The Guilt Bank

New ways couples use to divide household duties -- and why someone is always in debt

Let me start off by saying, my husband is a very, very nice man. Sweet and thoughtful, he's even been known to buy me flowers on occasion. I lucked out in the husband department.

But when I am an overtired, often-cranky, stressed mess (which is a lot of the time, I'll admit), even Prince Charming himself would annoy me. His horse would be too stompy, or his crown would get in the way. More than likely, I'd be jealous he had all that time to look after his appearance.

My husband tries to soothe me in these moments. He suggests yoga, or a nap, or a walk around the block. Like I said, he's very nice. But this niceness appears to come with a price. The cost: Points.

Now, just as a refresher, let's discuss how the point system works. Simply put: Your Loving Partner offers to let you unload one of your tasks onto him. Or perhaps he suggests you take an hour or two off and have a pedicure/curl up with a book/lock yourself in the basement cupboard. These may be offered with the most generous of spirits. He knows that a relaxed woman is a better wife and mother. He knows that if you have to juggle one more thing it's going to get seriously ugly. He wants to help. He may even be really nice about it, like my husband.

But beware. You're going to owe him.

That hour spent getting a pedicure will come back to haunt you. Those nights he lets you get your beauty rest when Junior squalls will cost you. Sometimes it will be overt: "You got to take a nap, now I'm going to watch football for the rest of the afternoon." Or it may be subtle. Men don't tend to ask for permission to go off and surf the Internet for 45 minutes. You do, I bet. Am I right? And then you feel guilty. And then he ends up earning points for helpful behavior.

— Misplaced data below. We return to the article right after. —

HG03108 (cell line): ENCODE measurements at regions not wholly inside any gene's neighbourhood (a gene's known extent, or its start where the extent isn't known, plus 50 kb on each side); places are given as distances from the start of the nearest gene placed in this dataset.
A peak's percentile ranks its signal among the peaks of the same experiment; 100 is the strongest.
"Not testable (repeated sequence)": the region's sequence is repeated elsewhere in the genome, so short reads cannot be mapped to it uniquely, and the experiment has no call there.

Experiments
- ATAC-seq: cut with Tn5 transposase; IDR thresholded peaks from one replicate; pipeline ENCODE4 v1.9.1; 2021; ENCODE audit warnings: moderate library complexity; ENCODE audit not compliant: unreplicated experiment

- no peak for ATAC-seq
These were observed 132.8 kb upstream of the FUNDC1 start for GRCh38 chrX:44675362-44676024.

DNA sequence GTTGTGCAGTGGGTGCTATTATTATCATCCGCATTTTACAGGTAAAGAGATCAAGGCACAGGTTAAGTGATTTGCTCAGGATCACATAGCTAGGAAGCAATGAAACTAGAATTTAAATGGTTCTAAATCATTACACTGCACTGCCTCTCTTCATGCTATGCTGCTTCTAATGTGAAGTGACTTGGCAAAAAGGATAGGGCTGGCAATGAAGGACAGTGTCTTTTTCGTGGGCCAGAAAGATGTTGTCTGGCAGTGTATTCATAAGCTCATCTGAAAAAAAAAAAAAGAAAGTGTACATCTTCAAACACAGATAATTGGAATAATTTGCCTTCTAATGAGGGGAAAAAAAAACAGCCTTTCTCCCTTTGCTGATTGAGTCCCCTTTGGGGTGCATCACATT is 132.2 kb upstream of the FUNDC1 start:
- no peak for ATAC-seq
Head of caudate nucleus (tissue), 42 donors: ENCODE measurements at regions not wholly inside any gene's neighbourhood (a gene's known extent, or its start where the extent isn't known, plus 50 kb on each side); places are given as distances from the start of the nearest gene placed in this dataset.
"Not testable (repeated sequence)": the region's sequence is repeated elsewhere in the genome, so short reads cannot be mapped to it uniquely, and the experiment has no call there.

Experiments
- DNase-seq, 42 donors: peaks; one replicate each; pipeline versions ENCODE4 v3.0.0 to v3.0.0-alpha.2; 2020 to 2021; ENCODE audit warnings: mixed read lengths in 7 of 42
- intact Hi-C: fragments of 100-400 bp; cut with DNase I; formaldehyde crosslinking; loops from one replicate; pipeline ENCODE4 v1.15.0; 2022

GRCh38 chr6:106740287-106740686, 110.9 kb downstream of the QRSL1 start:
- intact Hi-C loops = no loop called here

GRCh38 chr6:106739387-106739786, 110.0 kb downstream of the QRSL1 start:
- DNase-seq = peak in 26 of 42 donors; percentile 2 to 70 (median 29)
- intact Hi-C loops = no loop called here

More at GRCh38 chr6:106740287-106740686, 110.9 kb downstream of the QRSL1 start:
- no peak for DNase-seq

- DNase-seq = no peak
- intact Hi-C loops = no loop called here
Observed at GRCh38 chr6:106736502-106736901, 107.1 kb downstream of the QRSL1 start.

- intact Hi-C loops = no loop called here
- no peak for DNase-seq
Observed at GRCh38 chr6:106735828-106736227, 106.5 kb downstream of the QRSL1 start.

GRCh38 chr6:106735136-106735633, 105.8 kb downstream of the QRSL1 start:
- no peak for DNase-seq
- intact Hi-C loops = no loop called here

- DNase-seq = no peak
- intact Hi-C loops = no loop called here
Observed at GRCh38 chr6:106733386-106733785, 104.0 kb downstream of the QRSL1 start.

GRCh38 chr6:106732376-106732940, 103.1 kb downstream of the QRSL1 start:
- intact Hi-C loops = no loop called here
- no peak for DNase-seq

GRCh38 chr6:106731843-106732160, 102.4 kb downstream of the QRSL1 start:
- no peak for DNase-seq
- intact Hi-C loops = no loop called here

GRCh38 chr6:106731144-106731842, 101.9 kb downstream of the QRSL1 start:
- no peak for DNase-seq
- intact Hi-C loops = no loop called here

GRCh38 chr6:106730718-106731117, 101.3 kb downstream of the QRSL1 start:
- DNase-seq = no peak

When the kids were little babies and even less sleeping went on, we were really tit-for-tat. I finally lost it one day when I returned home from the grocery store. As soon as I was in the door, my husband poured himself a cup of coffee and slunk off to watch soccer. When I—left with six bags of groceries to unload, dinner to make and a wide-awake infant—questioned his whereabouts, he replied that I had my break, and now he needed his. He had cashed in his points earned only moments before.

And this is when I explained something very important. Going to the grocery store is not a break. It may be easier for me to go by myself. I may enjoy a cup of coffee as I stroll the aisles, or a few minutes of leisurely People magazine reading as I wait to pay for the groceries—but it is still a household chore.

But that didn't matter in the end, because I still felt badly that he had "covered for me" so I could go out. In the end, this points system that has become part of our lives ends up benefiting him. If this were truly a bilateral arrangement, it would be fair. But it's not. While my husband earns points and keenly cashes them in, I just seem to acquire guilt.

Maybe I feel guilt because that's just who I am. Maybe I feel guilt because I am a woman. Maybe it's because of the woman I am. It doesn't matter that I can't do it alone: Somehow I feel I should be able to. That's why the point system exists. That's why it's so insidious.

I have modernized every other aspect of my life as a woman. But I somehow can't seem to shake the guilt that comes with getting help. And I vow right here and now to commit the ultimate woman's liberation: kiss the guilt goodbye and kick the points system out of our marriage.

Just after I ask my husband if it's okay if I go and get a pedicure.

Do you and your spouse operate on a "points system"? Tell us about it in the comments below.
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